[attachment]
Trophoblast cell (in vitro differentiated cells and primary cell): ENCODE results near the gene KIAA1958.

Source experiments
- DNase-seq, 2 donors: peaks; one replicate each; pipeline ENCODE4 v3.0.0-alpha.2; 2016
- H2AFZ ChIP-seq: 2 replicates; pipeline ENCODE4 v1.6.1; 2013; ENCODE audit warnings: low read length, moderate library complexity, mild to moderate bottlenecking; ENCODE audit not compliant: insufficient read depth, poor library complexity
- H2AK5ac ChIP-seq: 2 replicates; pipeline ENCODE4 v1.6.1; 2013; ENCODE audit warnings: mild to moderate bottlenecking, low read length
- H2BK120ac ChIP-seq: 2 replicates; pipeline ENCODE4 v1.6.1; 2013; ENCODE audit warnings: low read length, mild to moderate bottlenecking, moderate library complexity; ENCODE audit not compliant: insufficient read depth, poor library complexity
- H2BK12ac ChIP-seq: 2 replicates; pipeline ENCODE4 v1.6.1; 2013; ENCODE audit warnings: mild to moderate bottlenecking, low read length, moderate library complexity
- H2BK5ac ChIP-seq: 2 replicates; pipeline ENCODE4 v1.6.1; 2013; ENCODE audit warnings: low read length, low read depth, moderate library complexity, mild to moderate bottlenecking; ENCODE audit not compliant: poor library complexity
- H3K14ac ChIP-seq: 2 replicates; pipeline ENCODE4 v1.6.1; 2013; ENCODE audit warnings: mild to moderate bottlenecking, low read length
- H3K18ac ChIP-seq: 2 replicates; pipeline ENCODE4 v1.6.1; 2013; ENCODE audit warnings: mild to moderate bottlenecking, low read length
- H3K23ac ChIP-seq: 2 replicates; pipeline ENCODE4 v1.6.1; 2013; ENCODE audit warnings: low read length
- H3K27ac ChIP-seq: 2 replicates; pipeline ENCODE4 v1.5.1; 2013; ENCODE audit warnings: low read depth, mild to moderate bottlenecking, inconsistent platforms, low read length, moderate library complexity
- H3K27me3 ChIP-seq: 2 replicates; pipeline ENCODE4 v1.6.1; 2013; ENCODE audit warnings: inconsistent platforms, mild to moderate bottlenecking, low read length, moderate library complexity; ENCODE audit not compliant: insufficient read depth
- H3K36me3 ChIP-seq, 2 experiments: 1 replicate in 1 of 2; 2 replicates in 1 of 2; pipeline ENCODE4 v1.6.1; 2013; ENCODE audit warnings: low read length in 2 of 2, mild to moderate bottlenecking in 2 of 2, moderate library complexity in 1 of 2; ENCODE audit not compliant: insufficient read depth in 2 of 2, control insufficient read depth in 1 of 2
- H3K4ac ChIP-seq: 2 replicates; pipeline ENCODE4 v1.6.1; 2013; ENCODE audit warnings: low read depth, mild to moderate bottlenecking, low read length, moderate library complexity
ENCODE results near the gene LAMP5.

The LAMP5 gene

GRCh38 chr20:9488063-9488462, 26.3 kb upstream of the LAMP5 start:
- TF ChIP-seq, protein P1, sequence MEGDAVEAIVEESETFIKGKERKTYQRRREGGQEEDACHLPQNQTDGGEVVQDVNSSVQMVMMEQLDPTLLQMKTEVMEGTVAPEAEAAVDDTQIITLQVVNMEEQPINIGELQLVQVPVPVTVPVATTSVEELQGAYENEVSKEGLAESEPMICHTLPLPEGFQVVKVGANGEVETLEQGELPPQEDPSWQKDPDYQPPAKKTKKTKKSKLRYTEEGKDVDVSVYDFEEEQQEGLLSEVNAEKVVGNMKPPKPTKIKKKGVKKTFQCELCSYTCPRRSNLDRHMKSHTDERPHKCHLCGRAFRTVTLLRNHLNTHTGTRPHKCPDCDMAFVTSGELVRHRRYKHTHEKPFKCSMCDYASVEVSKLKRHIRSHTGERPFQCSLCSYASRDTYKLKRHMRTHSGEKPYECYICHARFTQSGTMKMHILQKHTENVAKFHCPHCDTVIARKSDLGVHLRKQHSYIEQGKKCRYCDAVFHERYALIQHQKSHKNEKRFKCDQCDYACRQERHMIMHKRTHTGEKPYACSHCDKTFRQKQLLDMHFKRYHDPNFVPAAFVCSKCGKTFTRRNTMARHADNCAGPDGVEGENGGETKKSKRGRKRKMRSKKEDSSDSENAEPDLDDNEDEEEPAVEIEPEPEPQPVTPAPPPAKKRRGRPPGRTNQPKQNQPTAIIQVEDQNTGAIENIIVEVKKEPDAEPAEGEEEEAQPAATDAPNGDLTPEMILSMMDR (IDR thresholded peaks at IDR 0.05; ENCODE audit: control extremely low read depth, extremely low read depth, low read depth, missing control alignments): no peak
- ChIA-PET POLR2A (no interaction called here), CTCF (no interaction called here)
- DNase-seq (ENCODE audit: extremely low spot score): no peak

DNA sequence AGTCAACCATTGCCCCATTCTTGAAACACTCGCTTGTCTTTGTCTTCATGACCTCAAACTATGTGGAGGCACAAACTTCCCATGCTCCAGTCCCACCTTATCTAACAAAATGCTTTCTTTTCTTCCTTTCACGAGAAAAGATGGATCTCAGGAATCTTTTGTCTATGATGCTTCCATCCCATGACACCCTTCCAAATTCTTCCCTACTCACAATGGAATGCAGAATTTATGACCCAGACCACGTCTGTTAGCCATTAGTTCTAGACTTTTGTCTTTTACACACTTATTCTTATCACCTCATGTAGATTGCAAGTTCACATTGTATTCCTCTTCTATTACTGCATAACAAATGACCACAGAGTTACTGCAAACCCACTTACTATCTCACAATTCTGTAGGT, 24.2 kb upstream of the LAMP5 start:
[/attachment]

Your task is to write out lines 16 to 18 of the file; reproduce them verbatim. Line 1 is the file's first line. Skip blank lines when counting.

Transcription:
ENCODE results near the gene LAMP5.

The LAMP5 gene

GRCh38 chr20:9488063-9488462, 26.3 kb upstream of the LAMP5 start: